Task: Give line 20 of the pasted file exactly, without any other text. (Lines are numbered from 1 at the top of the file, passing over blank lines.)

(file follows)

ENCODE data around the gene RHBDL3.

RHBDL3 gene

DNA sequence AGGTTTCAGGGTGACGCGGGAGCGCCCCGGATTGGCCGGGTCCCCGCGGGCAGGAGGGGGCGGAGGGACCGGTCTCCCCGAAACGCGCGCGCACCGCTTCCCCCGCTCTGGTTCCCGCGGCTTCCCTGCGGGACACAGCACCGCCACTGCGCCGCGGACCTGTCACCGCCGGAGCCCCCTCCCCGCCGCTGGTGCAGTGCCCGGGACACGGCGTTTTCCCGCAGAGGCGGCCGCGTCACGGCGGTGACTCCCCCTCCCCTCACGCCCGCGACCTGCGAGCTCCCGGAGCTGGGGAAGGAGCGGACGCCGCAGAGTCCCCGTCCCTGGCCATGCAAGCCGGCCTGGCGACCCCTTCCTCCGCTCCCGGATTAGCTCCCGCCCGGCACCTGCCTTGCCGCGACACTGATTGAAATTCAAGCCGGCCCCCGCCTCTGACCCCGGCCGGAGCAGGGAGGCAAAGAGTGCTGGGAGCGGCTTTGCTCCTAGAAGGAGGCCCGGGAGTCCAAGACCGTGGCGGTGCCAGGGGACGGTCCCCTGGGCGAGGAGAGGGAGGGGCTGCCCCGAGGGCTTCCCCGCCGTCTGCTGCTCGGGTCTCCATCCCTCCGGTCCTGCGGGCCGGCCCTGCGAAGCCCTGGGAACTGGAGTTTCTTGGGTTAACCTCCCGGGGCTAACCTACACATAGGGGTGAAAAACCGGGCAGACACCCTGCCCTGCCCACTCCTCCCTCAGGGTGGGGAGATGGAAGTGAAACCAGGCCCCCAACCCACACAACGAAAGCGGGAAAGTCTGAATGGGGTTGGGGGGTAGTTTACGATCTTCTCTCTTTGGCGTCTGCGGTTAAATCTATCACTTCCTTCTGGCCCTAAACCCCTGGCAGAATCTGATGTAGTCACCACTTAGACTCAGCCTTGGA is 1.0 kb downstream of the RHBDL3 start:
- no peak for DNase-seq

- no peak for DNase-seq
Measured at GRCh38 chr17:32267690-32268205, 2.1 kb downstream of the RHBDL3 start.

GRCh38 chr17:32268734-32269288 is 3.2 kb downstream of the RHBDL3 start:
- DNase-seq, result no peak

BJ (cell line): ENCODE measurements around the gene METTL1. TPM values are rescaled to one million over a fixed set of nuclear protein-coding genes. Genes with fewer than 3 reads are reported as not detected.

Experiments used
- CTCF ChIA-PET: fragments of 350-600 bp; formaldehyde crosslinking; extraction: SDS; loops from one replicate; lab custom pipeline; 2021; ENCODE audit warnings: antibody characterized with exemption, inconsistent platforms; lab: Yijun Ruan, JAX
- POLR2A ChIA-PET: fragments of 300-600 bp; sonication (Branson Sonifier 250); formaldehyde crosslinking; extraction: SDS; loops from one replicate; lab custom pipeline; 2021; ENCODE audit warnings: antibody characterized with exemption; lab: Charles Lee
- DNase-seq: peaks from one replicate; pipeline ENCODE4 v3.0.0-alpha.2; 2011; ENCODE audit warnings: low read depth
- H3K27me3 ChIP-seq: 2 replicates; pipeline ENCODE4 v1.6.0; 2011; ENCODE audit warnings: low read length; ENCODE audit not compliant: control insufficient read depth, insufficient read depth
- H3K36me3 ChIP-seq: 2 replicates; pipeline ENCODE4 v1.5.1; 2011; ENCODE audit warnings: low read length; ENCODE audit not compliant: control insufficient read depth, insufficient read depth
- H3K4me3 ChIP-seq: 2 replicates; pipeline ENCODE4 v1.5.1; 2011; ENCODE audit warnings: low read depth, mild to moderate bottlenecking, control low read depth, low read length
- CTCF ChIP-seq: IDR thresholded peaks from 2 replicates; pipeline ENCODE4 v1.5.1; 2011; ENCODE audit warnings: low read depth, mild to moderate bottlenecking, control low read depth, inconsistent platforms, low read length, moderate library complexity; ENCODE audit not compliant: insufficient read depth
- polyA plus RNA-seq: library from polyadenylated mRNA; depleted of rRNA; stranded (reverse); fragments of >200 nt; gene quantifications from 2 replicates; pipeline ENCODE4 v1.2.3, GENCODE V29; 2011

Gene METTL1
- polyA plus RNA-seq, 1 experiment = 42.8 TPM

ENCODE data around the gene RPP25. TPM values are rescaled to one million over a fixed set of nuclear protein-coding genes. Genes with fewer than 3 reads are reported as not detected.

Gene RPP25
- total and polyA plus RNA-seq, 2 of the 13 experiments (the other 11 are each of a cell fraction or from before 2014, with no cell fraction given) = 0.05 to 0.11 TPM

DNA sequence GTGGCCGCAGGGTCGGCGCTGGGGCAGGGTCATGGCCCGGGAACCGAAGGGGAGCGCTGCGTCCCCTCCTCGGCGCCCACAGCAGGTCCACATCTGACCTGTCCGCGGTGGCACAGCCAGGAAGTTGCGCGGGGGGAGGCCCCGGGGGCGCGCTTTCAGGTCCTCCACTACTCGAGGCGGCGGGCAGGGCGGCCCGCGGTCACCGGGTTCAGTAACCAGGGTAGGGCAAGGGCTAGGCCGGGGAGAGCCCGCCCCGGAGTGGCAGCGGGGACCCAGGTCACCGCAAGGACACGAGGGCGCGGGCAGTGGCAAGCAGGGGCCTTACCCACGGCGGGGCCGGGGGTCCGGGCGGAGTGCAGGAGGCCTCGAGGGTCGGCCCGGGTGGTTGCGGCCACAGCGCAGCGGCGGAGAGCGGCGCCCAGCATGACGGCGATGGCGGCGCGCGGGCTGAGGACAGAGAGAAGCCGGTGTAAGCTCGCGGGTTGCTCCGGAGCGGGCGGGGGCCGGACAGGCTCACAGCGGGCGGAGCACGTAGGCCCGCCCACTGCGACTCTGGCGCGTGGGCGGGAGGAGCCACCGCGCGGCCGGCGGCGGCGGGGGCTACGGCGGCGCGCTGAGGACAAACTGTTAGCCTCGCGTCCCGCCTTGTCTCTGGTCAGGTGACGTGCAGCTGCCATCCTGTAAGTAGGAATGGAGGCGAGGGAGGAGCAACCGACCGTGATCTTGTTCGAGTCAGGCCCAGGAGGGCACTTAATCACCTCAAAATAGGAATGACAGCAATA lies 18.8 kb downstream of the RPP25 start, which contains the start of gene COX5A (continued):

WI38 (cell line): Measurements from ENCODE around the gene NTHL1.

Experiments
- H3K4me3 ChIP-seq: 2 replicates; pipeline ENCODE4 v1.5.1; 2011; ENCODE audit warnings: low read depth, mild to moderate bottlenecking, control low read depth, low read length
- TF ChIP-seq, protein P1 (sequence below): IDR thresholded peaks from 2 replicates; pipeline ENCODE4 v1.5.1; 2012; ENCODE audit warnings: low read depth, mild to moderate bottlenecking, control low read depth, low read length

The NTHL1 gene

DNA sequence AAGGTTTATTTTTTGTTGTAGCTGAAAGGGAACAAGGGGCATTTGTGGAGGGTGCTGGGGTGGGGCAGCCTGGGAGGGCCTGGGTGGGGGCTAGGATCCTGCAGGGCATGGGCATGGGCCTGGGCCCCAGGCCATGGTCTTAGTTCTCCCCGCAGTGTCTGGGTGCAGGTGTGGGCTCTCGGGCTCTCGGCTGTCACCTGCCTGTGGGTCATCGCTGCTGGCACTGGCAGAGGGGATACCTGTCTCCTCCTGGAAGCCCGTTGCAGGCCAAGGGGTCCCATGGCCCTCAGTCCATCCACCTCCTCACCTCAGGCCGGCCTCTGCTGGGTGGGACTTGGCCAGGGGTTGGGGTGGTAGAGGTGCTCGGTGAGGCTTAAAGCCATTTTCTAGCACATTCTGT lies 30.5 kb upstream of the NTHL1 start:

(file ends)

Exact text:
- polyA plus RNA-seq, 1 experiment = 42.8 TPM